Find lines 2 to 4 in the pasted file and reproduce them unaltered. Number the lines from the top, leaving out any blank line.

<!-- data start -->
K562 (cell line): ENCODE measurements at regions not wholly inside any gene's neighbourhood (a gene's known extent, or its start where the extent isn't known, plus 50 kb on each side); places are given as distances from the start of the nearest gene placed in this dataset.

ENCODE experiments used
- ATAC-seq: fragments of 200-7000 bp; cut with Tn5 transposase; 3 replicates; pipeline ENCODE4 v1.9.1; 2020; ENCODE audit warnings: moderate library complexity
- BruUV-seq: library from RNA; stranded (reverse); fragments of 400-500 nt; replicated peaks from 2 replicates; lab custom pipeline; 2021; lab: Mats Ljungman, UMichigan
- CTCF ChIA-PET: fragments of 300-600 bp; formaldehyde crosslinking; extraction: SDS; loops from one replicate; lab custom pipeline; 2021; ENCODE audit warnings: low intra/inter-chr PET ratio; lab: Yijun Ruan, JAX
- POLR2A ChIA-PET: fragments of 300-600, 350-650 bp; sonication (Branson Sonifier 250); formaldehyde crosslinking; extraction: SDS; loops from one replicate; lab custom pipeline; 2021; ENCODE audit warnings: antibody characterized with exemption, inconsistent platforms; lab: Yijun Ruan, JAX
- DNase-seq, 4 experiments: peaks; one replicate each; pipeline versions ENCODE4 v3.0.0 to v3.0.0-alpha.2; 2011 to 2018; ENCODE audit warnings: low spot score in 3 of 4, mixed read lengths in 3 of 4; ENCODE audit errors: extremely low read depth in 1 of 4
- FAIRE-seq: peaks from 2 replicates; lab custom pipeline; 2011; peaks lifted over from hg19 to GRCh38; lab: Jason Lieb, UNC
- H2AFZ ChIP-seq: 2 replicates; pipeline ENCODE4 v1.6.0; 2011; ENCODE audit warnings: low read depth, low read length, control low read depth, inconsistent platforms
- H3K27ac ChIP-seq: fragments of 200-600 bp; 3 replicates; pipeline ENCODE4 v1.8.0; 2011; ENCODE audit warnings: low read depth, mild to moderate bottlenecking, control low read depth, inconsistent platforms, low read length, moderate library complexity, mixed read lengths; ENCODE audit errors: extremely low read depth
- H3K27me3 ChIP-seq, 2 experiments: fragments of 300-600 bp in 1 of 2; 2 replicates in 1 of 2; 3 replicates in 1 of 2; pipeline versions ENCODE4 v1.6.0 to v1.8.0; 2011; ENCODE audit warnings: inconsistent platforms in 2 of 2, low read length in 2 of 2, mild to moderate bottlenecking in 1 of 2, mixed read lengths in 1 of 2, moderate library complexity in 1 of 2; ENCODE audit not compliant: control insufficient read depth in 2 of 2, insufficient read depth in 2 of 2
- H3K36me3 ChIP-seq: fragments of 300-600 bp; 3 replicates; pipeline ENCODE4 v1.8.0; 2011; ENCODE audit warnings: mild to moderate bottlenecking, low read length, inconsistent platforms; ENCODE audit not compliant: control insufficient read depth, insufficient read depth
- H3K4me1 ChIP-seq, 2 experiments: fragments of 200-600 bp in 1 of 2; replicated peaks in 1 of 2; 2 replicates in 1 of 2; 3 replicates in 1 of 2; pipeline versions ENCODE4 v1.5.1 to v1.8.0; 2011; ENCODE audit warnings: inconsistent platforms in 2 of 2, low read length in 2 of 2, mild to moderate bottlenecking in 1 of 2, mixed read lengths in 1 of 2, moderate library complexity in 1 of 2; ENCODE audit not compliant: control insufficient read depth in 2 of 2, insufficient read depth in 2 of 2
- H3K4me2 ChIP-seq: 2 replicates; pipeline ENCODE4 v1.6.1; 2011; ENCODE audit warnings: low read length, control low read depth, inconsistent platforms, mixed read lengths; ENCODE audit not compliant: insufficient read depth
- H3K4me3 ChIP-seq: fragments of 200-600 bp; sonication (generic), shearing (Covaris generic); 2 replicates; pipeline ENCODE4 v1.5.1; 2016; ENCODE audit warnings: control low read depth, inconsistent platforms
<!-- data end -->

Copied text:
ENCODE experiments used
- ATAC-seq: fragments of 200-7000 bp; cut with Tn5 transposase; 3 replicates; pipeline ENCODE4 v1.9.1; 2020; ENCODE audit warnings: moderate library complexity
- BruUV-seq: library from RNA; stranded (reverse); fragments of 400-500 nt; replicated peaks from 2 replicates; lab custom pipeline; 2021; lab: Mats Ljungman, UMichigan